Getting a good night’s sleep is hard enough without all the conflicting, confusing, sometimes flat-out incorrect information out there. But grab a face mask and a soft pillow: Here, we clear up the most common misconceptions so you can rest easy.
I’ll catch up on my sleep over the weekend.
As nice as it might feel to lounge in bed all weekend, sleep isn’t something you can deposit in the bank and withdraw at a later date, when you need it. If you attempt to catch up on sleep on your days off work, it can actually lead to insomnia later in the week. Michael Thorpy, the director of the Sleep-Wake Disorders Center at Montefiore Medical Center in New York City, recommends putting yourself on a sleep schedule and sticking to it seven days a week. “It’s the single most important thing you can do to improve your energy level,” he says.
A glass of red wine (OK, three) helps me get a good night’s sleep.
Yes, wine makes you feel relaxed—and maybe even sleepy. But even if it helps you fall asleep quickly at the beginning of the night, you could end up tossing and turning, since alcohol interferes with the restorative functions of sleep by disrupting the sleep cycle. “Alcohol changes your sleep patterns, and once it clears your system—usually four to five hours after you fall asleep—the brain becomes hyperaroused, and you wake up,” says Meir Kryger, a professor at the Yale School of Medicine who specializes in sleep medicine and the author of A Woman’s Guide to Sleep Disorders.
A warm, cozy bedroom helps me fall asleep.
Nope. Your bedroom should be no warmer than 68 degrees. “That’s the optimal temperature for sleeping, because it facilitates a drop in core body temperature, which will help you fall and stay asleep,” says Rubin Naiman, an assistant clinical professor of medicine at the University of Arizona’s Center for Integrative Medicine in Tucson. Another reason to turn down the thermostat? A cold bedroom might also help you lose weight. According to a study by the American Diabetes Association, sleeping in chilly temperatures may help speed up your metabolism and burn a few more calories throughout the day.
My iPad is giving me insomnia.
This is sometimes true, sometimes false. Allow us to explain: Tablet computers give off light, and light plays a crucial role in the sleep cycle—namely, by ending it. “Think of light as a drug that promotes wakefulness,” says Helene A. Emsellem, the medical director of the Center for Sleep and Wake Disorders in Chevy Chase, Maryland. The short-wave blue light emitted by most tablets, smartphones, and TVs has been show to suppress melatonin, a hormone that normally helps you drift away into slumber. But a 2013 Mayo Clinic study found that holding your tablet or smartphone at least 14 inches away from your face reduced the amount of blue light you absorbed and eliminated its effect on melatonin. You can also try dimming your screen or switching to the black background when you’re reading, which will give off less sleep-disturbing light.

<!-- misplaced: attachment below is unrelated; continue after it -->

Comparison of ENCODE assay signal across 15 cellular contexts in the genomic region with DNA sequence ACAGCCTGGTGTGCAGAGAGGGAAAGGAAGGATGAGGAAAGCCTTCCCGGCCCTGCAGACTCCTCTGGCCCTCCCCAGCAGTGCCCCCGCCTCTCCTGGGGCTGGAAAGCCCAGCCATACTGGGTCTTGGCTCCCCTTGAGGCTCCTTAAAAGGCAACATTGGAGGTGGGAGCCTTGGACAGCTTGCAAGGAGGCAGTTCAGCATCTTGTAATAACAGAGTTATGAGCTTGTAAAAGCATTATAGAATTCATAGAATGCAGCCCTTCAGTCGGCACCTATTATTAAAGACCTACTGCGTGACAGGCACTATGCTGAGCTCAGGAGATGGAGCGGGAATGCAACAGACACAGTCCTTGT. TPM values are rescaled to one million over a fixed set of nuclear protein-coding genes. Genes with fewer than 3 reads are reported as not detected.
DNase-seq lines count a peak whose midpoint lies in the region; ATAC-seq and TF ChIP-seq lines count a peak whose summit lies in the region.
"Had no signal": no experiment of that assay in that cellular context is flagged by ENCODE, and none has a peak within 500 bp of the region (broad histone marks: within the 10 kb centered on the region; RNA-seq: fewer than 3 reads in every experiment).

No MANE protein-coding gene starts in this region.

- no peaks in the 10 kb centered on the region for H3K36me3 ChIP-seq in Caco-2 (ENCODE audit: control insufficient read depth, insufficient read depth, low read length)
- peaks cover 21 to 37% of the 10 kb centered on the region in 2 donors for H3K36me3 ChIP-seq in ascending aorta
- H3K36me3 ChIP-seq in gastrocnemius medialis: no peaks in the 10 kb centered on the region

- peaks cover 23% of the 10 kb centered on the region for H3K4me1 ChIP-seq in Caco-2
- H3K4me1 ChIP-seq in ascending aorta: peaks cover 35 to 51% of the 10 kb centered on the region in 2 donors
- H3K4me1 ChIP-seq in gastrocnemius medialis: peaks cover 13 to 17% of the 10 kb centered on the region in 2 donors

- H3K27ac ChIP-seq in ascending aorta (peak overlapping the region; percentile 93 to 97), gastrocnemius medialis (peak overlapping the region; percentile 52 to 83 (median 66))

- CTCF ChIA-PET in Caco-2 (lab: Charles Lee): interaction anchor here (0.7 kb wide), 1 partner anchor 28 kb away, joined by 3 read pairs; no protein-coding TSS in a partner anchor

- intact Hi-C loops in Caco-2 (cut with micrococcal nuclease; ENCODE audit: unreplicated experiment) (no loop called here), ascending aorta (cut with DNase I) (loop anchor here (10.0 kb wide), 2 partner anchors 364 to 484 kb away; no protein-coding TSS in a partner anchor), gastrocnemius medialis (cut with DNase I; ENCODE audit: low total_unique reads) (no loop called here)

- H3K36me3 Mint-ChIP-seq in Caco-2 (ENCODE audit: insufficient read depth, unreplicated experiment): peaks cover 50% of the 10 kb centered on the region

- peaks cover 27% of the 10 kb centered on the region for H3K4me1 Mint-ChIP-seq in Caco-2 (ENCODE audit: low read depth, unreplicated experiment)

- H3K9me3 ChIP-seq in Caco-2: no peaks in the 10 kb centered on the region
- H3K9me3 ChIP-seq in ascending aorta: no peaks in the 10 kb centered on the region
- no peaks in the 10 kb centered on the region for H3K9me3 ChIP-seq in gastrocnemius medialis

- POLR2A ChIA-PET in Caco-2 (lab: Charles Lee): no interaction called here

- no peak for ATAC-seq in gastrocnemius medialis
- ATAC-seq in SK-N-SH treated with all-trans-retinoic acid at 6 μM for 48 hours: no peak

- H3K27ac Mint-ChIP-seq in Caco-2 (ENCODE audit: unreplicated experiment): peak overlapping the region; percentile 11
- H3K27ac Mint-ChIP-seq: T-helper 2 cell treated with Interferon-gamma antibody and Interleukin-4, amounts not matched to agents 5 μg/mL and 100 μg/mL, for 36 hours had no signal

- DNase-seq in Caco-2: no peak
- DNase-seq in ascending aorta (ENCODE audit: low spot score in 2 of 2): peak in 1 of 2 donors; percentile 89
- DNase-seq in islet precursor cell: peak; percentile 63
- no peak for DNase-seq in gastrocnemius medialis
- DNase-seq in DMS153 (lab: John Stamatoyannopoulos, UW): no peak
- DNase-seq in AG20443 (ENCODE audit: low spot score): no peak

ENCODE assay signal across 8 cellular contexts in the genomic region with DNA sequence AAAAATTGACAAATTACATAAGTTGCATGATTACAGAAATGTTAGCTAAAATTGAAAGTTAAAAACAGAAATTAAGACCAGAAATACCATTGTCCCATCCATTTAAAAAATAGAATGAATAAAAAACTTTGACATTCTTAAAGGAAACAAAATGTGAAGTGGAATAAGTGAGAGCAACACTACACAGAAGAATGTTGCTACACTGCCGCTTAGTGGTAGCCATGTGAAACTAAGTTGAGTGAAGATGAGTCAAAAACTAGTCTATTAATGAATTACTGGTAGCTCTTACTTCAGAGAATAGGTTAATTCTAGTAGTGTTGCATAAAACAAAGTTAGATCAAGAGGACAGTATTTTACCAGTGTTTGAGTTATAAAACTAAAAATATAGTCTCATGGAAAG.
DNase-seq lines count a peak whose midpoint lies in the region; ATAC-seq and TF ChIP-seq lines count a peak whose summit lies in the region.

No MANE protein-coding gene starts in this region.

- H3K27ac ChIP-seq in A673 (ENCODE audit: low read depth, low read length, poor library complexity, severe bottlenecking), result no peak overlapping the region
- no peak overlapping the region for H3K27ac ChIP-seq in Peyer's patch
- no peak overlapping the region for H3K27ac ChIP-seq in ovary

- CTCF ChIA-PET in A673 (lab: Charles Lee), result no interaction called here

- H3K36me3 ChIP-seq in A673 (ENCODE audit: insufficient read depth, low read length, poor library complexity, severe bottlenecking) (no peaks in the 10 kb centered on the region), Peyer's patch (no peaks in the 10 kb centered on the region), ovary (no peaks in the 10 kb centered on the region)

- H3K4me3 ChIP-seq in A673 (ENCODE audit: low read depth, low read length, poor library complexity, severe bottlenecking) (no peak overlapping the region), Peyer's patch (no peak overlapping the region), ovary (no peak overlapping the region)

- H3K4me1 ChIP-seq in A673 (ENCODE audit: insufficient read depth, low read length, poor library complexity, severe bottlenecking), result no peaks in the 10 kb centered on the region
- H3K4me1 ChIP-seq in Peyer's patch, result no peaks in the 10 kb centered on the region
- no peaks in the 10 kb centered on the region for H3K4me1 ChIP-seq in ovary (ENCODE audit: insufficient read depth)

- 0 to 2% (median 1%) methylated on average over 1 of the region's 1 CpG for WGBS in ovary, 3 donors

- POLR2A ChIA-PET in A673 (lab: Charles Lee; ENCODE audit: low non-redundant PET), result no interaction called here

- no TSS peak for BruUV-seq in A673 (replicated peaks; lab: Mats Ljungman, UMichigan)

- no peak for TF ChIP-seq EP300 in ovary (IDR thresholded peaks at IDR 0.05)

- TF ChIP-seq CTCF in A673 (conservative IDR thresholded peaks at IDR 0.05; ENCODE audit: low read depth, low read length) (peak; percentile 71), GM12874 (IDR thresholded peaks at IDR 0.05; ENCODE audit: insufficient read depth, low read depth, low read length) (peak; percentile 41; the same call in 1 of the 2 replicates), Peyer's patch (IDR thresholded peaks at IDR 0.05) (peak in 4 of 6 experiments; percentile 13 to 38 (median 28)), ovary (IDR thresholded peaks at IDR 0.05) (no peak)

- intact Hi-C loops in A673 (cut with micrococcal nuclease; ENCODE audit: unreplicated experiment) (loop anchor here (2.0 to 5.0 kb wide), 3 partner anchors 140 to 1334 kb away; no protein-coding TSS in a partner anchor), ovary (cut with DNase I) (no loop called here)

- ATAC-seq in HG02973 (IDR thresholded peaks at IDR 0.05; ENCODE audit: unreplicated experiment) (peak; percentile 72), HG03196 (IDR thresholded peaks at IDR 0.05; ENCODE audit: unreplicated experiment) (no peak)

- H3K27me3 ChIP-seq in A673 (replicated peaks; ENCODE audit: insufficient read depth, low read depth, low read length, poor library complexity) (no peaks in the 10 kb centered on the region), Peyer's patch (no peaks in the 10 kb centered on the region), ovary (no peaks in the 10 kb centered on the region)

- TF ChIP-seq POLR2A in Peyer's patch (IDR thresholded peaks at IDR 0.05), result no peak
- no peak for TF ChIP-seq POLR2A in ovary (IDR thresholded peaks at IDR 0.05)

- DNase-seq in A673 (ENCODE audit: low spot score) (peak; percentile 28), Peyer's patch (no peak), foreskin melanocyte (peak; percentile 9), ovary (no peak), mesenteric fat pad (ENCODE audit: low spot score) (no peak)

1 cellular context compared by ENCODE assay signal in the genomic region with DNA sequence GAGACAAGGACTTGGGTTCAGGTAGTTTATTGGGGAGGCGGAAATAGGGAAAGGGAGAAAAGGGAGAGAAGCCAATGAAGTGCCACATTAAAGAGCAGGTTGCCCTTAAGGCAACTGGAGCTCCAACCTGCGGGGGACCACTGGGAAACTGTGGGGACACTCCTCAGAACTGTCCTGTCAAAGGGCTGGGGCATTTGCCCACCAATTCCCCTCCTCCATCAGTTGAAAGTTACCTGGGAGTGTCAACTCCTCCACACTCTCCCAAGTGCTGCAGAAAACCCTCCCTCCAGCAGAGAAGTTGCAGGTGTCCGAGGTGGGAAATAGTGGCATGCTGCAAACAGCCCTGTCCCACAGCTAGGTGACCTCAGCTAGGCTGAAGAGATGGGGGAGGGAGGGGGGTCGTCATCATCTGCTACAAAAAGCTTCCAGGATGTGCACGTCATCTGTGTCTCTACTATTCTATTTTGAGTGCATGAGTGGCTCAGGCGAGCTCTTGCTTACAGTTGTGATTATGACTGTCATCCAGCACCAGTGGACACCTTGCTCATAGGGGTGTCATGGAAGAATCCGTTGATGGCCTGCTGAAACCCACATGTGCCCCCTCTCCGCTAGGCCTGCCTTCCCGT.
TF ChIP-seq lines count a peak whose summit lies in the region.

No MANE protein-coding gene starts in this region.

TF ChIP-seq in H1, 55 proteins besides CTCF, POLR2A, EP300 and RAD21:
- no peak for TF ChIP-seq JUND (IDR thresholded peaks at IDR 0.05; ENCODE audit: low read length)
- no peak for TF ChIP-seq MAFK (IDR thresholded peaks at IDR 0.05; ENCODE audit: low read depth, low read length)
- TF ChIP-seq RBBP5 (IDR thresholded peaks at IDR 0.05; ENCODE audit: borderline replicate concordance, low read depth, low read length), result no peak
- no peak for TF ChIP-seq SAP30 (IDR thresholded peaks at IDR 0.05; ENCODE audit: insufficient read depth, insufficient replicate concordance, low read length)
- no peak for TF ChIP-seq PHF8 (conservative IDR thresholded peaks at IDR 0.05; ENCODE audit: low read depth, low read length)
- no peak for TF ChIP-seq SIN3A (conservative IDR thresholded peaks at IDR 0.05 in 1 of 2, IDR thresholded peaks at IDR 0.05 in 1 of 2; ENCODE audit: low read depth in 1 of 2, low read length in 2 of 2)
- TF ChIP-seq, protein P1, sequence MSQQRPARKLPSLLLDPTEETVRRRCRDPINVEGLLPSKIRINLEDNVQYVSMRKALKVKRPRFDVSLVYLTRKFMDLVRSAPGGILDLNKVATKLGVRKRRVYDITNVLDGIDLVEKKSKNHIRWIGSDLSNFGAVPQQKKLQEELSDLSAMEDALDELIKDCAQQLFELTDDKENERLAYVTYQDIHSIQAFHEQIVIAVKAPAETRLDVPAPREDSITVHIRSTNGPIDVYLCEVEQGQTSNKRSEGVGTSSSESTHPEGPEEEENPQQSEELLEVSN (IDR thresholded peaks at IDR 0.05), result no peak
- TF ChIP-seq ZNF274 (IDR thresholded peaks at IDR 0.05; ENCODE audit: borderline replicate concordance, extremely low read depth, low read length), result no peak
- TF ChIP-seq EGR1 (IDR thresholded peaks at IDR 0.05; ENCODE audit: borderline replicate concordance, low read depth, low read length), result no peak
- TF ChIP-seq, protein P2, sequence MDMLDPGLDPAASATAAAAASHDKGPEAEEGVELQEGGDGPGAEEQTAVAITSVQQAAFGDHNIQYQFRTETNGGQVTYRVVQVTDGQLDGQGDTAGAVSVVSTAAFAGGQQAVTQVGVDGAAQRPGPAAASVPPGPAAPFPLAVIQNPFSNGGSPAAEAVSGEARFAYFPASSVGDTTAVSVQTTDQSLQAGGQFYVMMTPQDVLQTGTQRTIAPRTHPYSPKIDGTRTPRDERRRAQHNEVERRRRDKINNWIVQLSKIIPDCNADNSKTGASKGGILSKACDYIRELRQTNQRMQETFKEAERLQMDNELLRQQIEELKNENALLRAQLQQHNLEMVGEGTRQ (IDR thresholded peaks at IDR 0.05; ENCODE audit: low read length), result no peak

I need to sleep eight hours every night.
The eight-hour rule has been repeated so often that most people accept it as fact, but it’s not exactly accurate. “There is no magic metric for how much sleep people need,” says Safwan Badr, a former president of the American Academy of Sleep Medicine. What actually matters is that you stay asleep long enough pass through several different phases of sleep that, together, make you feel well-rested the next day. It is true that most adults function best when they get eight hours of sleep, but that doesn’t apply to everyone. Some need ten, and a very small number—less than 1 percent of the population—feel fully rested after six hours, says Penelope Lewis, the director of the Sleep and Memory Lab at the University of Manchester in England and the author of The Secret World of Sleep.
I shouldn’t do anything stimulating before bed.
For the most part, this is true. The exception? Sex. “Most people find that it makes them sleepy, even though it’s arousing,” says Kryger. There you have it: another excuse.
A long nap will make everything better.
Too much napping during the day can actually mess with your sleep schedule. It’s sort of a vicious circle: “If you nap for too long, you’ll go into deep sleep, and that will decrease your body’s need to get more that night,” says Phyllis C. Zee, the director of the Center for Circadian and Sleep Medicine at the Feinberg School of Medicine at Northwestern University in Chicago. If you do take a nap, keep it to 30 minutes or less.
Wearing socks in bed keep me awake.
The opposite is actually true: Slipping on a pair of socks before going to bed might make it easier to get a good night’s sleep. “Keeping your extremities warm signals your body to get rid of heat from your core, and a drop in core temperature is necessary for deep, quality sleep at night,” says Zee.
Food after dark is bad for sleep.
Good news for late eaters: A small, carbohydrate-heavy snack with a bit of protein an hour or two before bed triggers the brain to start producing serotonin, a calming neurotransmitter, says Joy Bauer, the author of Joy Bauer’s Food Cures. Her favorite nighttime snacks are a scoop of light ice cream with berries or a rice cake with a teaspoon of peanut butter.
BY STEPHANIE SALTZMAN
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